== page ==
Hostile Aggressive People • The people in this category have a general feeling of hostility towards other people and openly voice their opinions in an aggressive manner. • The best way to deal with people of this category is to give them the space and time to voice and express their opinions openly and clearly. • After you have let them vent out their opinions, you can then move onto solving the problem by asking for their cooperation and keeping them in the loop.
Derailment: • High Emotional Intelligence can be greatly useful to prevent the derailment or total collapse of one’s career. • A study conducted by the Center for Creative Leadership found that a majority of the executives who faced derailment or total collapse of their career displayed certain common traits. • These traits were extreme rigidity in dealing with people, poor relationships with their team members and the inability to lead teams.
Competencies of Emotional Intelligence The given flowchart shows the various competencies of ‘Emotional Intelligence’. Emotional Intelligence Personal Competence Self Awareness • • • Emotional Selfawareness Accurate Self – assessment Self-confidence Emotional Competence Self Management • • • Emotional Self-control Transparency Adaptability Achievement Orientation Initiative Optimism Social Competence Social Awareness • • • Empathy Organizational Awareness Service Orientation Relationship Management • • • Developing Others Inspirational Leadership Change Catalyst Influence Conflict Management Teamwork and Collaboration
Adaptability • Self Management Emotional Self-control Self-management means managing one's internal states, impulses and resources. Self Management Competencies are: Transparency Adaptability Achievement Orientation Initiative Optimism ‘Adaptability’ means demonstrating flexibility in adapting to changing situations or overcoming obstacles.
Empathy • Social Awareness ‘Social Awareness’ means the awareness of others’ feelings, needs and concerns. Social Awareness Competencies are: Empathy Organizational Awareness Service Orientation ‘Empathy’ means sensing others’ emotions, understanding their perspectives, and taking active interest in their concerns. Hence, ‘empathy’ means ‘fellow feeling’ and understanding and entering into another's feelings.
Advantages of Effective Group Interactions 1 2 3 • Speedy spread of information • Receipt of fast feedback • Sense of unity 4 5 6 7 8 9 Supplement to formal channel: • Provides Group emotional interactions serve as • a Psychological support supplement to the formal channel satisfaction of communication. It also serves as a supplement in those cases where • communication Free formal does not • Builds expression work. of ideas • Supplement to formal channel relationships • Creates ideas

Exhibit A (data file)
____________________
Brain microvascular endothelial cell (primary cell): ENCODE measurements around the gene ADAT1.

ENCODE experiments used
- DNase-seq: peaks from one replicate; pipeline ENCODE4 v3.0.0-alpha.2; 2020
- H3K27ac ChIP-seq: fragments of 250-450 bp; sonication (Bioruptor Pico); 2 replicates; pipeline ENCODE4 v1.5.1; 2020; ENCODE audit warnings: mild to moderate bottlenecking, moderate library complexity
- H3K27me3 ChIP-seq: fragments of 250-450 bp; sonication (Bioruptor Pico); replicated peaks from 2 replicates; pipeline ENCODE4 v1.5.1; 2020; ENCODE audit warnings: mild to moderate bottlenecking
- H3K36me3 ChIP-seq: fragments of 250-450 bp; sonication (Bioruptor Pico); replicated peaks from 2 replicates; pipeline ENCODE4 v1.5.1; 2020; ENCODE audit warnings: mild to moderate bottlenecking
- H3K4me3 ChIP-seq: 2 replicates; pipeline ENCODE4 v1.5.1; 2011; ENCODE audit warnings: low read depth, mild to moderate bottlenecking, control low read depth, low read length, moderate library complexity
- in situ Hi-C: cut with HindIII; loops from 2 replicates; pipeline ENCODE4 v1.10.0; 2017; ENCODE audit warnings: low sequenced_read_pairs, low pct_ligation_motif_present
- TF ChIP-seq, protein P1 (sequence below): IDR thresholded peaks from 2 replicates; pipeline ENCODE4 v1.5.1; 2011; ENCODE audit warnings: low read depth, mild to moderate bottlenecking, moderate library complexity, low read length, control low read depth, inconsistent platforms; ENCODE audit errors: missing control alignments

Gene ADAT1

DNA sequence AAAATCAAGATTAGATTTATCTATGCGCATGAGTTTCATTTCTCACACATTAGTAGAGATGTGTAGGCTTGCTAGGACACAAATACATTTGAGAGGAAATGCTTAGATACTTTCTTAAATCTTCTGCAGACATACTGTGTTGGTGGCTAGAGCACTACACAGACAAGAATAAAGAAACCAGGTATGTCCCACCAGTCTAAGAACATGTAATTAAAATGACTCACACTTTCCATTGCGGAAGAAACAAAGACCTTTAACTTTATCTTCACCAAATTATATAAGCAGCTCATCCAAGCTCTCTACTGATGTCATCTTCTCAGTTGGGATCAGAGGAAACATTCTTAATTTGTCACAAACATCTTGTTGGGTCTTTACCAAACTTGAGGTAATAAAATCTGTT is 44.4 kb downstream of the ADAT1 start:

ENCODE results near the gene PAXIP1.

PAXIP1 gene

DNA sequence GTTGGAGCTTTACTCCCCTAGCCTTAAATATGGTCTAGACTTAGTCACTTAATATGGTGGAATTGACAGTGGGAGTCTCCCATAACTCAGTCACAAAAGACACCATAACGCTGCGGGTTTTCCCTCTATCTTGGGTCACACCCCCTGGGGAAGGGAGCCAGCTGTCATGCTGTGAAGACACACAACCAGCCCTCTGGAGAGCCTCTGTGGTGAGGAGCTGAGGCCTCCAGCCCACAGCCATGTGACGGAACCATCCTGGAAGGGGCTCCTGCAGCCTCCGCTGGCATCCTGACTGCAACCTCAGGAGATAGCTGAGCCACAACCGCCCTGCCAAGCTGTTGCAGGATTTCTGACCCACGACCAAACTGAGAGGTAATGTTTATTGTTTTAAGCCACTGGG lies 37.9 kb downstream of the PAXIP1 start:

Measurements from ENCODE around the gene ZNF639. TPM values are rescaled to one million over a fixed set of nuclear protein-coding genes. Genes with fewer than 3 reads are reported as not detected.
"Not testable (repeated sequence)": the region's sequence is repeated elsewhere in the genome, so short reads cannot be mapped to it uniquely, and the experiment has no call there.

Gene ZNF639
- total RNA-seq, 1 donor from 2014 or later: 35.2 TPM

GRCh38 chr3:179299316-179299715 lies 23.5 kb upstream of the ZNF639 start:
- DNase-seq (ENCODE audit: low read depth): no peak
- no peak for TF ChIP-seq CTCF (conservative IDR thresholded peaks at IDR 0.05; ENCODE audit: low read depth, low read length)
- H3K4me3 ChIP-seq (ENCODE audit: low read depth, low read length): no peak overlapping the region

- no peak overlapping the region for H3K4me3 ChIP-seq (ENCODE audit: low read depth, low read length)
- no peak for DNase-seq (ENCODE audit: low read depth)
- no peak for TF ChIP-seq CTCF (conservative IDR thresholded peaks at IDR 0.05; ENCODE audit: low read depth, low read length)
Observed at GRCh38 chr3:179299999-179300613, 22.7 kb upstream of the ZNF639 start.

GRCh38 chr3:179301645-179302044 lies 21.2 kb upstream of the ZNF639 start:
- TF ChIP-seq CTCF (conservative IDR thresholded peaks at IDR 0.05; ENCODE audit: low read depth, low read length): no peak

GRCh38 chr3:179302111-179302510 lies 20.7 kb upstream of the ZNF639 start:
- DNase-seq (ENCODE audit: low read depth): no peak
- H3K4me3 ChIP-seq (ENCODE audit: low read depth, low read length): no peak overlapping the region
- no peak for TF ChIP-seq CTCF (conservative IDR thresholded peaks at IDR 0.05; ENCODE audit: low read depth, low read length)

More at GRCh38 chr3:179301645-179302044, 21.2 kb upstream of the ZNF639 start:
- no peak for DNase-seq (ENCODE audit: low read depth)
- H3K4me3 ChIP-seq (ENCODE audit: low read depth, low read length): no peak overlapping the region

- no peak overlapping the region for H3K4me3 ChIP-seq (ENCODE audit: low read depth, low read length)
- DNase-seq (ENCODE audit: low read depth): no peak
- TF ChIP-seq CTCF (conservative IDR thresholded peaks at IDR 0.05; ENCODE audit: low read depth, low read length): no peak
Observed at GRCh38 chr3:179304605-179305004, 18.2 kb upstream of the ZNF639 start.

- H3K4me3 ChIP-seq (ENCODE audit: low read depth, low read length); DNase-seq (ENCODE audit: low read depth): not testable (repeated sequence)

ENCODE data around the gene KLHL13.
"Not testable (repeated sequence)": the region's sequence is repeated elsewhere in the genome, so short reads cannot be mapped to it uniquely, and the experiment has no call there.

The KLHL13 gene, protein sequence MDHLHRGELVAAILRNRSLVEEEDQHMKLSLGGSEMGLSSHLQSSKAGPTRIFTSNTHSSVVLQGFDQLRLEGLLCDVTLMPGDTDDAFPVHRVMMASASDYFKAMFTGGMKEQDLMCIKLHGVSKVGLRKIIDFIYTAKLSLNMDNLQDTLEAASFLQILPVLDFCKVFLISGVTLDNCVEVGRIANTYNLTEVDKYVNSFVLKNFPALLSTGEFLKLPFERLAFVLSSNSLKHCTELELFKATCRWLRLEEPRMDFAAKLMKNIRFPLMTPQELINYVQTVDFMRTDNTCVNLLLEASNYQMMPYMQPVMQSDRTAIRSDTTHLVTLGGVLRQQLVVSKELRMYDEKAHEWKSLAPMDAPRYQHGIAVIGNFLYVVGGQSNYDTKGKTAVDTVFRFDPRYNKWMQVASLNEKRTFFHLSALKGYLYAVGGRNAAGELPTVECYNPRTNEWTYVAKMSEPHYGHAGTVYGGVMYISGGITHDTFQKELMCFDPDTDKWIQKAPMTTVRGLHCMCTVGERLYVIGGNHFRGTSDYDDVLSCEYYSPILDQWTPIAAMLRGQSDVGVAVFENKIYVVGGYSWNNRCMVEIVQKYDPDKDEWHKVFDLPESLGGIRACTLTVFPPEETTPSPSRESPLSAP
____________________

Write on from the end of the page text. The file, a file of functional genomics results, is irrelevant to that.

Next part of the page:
Characteristics of Low EI The following are the characteristic feelings of people with a low level of El: Greater Frustration with Others Feelings of Guilt Greater Feeling of Inner Emptiness
Real Life Example John is well-known in his organization as a good leader and amicable person. He leads his team with great diligence and care and is an understanding boss. He is known to have great rapport with both his subordinates as well as his seniors. An EQ test was conducted by the Human Resources department on all the employees of Patterson Inc. to understand the need for any kind of training and development programs for people with low EQ.
Emotional Competence Inventory (ECI) On - lin e. T es ts of EQ Work Ques Pro file t io nn aire Ba r-on E motio nal Inte lligen ce There are several methods that are used for measuring Emotional Intelligence such as The Emotional Com petence Inventory (ECI) was develope Boyatzis and Danie d by Richfollows: l Goleman. The EC ard I is published by th (www. haygroup. co e Hay Group m) which licenses the test to accredit administrators. Th ed e Emotional Comp etence Inventory (E a 72 -item, 360 -deg CI) consists of ree online feedbac k instrument. It ha of generating a rep s the capability ort that givoes deta s il s of scores by self, managers based o peers, and n Golem. Caarnu’s c 1 e 8 co m petencies. Hence, - gen T) of Emotional Comp it is a system etevnecye In i I l v e n to l E ry w ith 360 Degree Eva of the listed comp alo te SC luation. Each e te n n S c ie s I c a M n b e s tr l r e ( ngth, a hidden ass development neyeed na st et, a known , o r a belind spot fonralthe in o a i T t the test has th. Me pro dividual being teste o vision ti o o d. Also, m m oofra. Ecommenncets sec can add relevan. Et c e t ti on where each eva l ig l om m e luator ti feancts th t ) l S n u a I I t are p E o s te M d a s anonymous com e (M l ments. a c S Emotional Competence Inventory (ECI) Let’s look at each in detail.